Museums and Partners

The contributory space of the Virtual Museum of Protestantism consolidates information provided by its partners: museums, Protestant historical societies and associations.

  • The House of Protestantism
    in Charentes

    The House of Protestantism in Charentes was created in 1994 and it was set up as a memorial to the history of Protestantism in Aunis and Saintonge.

  • The Huguenot memorial
    in Ile Sainte-Marguerite

    In memory of the suffering undergone by protestant ministers for many years

    The castle of Ile Saint-Marguerite is one of the four royal prisons built on the coast of the Mediterranean Sea. The others are the Château d’If, in Marseille the Tour de Constance in Aigues Mortes and Brescau castle in Agde.

  • The Châtillon-Coligny Museum

    This museum is situated in the former local hospital and here you can find an exhibition on the Coligny family and the French Protestants in the XVIth century.

  • The French Protestant Museum of the West of France

    12 kilometers south-west of Pouzauges, in “Le Bois Tiffrais” (or Tiffray), in the commune of Monsireigne, the Société d’histoire du protestantisme français has set up a museum in a building which has nearly always been in the hands of protestants since the XVIth century. It was redesigned as a “French château” at the end of the XIXth century.

  • Museum of the Cevenol Valleys

    In this traditionally deeply protestant region, this hostile environment has had its effect on the local inhabitants : farmers here had to be tough, uncompromising, brave and with great willpower to overcome obstacles and difficulties if they were to survive. The Bible has always been their source of inspiration, strength and happiness.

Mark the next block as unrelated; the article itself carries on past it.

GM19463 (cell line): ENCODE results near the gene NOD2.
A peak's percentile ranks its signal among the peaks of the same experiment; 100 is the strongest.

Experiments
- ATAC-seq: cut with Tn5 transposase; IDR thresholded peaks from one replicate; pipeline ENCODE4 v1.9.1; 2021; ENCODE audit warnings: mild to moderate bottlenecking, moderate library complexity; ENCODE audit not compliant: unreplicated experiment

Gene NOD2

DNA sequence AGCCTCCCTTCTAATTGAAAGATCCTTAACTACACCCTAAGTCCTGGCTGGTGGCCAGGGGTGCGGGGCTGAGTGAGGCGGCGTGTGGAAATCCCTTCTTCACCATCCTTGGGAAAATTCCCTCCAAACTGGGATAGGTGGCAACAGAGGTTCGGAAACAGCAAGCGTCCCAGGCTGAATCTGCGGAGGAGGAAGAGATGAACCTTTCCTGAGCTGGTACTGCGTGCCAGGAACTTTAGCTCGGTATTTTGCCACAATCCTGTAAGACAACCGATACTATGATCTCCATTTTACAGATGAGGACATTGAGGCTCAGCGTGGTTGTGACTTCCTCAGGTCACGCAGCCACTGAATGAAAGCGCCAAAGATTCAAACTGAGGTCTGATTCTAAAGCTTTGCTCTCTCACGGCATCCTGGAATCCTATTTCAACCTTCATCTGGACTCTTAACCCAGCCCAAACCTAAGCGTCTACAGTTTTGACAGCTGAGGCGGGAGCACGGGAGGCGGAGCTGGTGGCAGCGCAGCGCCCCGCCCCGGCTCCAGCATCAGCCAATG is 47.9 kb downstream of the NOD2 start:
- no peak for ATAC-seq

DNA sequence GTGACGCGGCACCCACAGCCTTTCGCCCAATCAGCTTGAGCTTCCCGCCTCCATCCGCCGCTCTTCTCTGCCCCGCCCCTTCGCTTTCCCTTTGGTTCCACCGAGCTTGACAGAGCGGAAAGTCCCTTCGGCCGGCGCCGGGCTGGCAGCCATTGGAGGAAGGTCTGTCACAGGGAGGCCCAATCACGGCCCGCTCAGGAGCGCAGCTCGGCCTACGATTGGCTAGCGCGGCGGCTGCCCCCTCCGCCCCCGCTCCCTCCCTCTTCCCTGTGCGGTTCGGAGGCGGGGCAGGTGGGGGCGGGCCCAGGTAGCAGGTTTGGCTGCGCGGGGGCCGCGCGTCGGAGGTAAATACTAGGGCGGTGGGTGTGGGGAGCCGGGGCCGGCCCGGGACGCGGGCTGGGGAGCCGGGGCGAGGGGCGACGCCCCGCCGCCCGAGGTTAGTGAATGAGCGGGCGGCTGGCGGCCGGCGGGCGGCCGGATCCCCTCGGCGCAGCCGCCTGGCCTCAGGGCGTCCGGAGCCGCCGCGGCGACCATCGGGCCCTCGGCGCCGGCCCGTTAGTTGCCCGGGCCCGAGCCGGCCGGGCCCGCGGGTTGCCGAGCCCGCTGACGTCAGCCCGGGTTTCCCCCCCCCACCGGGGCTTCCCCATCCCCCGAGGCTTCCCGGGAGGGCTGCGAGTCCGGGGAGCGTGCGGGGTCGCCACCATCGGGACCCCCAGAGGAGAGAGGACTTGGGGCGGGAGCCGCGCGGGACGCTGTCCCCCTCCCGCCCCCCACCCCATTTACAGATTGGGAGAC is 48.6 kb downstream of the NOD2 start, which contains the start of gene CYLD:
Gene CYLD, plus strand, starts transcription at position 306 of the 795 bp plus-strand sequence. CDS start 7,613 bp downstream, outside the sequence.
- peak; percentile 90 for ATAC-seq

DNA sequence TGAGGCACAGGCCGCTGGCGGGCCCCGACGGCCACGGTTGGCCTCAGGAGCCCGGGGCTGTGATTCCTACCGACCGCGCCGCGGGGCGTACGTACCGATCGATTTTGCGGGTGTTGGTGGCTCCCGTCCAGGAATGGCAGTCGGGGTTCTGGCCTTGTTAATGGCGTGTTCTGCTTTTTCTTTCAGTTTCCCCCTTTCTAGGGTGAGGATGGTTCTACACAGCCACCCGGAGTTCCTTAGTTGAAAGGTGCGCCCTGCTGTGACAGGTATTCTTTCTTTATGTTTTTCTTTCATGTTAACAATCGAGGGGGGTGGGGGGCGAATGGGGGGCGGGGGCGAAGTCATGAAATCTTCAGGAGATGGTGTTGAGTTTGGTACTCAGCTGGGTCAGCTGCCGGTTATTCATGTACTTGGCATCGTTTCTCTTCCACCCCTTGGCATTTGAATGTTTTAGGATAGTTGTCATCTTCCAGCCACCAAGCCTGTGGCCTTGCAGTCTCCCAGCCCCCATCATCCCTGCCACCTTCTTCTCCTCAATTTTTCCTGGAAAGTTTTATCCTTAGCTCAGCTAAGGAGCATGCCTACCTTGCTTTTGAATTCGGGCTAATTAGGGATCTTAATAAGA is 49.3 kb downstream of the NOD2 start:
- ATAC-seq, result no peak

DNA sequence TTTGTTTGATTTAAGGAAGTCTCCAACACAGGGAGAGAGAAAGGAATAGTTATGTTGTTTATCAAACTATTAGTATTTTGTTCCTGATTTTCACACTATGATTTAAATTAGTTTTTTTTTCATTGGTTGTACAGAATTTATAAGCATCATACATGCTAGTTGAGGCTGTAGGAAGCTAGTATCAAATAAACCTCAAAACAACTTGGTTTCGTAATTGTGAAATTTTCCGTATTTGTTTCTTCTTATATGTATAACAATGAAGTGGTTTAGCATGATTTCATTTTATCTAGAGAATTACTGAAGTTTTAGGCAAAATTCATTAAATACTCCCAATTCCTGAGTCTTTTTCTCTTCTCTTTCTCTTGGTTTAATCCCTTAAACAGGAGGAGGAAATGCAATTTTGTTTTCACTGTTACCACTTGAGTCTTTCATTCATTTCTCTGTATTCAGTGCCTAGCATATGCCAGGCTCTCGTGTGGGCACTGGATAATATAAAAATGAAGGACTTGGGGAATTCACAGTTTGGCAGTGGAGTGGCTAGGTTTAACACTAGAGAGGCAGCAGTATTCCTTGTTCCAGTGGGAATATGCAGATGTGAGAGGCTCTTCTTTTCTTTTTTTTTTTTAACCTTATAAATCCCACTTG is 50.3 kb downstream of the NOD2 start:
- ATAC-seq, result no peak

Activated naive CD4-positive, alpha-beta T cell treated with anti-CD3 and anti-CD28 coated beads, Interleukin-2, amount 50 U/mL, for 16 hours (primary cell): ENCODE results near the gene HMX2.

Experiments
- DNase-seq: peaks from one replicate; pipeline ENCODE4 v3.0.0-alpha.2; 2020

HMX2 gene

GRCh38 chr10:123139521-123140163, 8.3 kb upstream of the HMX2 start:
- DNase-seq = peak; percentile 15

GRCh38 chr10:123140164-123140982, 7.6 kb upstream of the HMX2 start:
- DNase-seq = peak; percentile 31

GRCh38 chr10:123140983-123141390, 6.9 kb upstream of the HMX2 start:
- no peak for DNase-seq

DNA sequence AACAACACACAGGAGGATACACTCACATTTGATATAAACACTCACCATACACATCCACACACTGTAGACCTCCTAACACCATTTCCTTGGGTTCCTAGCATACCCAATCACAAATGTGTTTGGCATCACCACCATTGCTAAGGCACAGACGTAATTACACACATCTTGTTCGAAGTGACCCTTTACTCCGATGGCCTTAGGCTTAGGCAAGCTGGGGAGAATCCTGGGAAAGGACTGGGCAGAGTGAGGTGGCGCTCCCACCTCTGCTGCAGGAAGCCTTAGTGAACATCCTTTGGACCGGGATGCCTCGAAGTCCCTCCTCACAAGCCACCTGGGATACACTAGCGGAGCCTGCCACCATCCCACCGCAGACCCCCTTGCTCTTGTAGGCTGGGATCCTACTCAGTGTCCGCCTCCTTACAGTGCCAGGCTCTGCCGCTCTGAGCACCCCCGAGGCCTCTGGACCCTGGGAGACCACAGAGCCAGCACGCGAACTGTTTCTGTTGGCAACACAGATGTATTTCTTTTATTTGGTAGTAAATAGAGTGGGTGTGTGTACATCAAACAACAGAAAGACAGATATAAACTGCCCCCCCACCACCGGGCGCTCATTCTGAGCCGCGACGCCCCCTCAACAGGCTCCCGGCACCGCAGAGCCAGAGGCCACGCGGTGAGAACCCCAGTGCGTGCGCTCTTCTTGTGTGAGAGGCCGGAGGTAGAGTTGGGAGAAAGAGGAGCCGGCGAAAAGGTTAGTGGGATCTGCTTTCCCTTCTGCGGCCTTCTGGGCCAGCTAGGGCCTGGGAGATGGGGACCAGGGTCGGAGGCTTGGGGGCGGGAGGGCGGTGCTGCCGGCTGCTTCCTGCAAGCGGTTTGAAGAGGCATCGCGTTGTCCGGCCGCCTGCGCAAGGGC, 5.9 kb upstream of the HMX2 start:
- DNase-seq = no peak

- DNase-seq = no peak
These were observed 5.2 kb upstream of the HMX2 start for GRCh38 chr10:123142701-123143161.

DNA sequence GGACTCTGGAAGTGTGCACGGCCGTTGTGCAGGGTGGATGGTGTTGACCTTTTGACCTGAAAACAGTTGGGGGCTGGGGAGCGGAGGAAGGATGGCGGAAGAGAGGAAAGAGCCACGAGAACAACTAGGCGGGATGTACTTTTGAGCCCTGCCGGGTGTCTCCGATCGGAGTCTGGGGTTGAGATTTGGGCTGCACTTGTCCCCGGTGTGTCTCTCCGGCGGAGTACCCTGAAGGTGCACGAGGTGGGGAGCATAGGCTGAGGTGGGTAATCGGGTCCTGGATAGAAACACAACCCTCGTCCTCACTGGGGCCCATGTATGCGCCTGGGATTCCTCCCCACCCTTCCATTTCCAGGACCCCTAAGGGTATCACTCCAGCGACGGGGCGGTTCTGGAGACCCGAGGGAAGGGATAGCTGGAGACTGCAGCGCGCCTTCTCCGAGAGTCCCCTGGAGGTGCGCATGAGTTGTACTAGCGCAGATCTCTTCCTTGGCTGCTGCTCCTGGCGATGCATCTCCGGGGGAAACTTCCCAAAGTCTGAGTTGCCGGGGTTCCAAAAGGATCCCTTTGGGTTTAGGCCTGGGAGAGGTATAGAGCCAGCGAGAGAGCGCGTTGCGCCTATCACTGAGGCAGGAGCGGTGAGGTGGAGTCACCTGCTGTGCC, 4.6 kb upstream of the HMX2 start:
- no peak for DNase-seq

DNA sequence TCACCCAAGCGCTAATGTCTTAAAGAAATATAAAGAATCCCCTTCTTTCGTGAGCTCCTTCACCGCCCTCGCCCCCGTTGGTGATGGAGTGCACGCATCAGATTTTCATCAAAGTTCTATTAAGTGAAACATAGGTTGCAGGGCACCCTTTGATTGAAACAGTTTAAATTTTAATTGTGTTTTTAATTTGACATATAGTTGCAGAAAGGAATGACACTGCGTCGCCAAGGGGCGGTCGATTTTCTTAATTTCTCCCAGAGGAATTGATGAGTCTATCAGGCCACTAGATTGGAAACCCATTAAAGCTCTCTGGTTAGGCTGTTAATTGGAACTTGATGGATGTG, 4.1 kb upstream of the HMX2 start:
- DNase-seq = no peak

• The Désert museum

    The “Désert” period in French Protestantism lasted from the Revocation of the Edict of Nantes by Louis XIIV (1685) to the Edict of Tolerance (1787), when Louis XVI restored civil rights to all non-catholics. It was a period when the protestants resisted pressure against them to convert to catholicism – at the beginning they took to arms (the Camisard revolt), but later they rejected the idea of violent combat, choosing instead a pacifist attitude. It was a dangerous time for them and crucial for the survival of their faith in France.

  • The House of Protestantism
    in Poitou

    Since 1987, The House of Protestantism in Poitou, in the Inter-regional Park of the Marais Poitevin, has been a useful source of information abut the history of protestantism in Poitou and its effect on the economy and culture of the area.

  • Protestant Museum of the Dauphiné

    The protestant museum of the Dauphiné is situated in a XVth century building which became a temple two centuries later. Together with the temple of Collet de Dèze in Lozère, it is unusual in the fact that it was not pulled down at the time of the Revocation. Le Poet-Laval is a picturesque medieval village, a military post belonging to the Knights of St. John of Jerusalem, who joined the Reform Movement in the XVIth century.

  • Musée du protestantisme
    de Ferrières

    De la Réforme à la laïcité

    Fondé en 1968, installé en 2010 dans ses nouveaux murs, le Musée de Ferrières a une double ambition qui fait son originalité.

  • Museum of Protestantism in the Vivarais region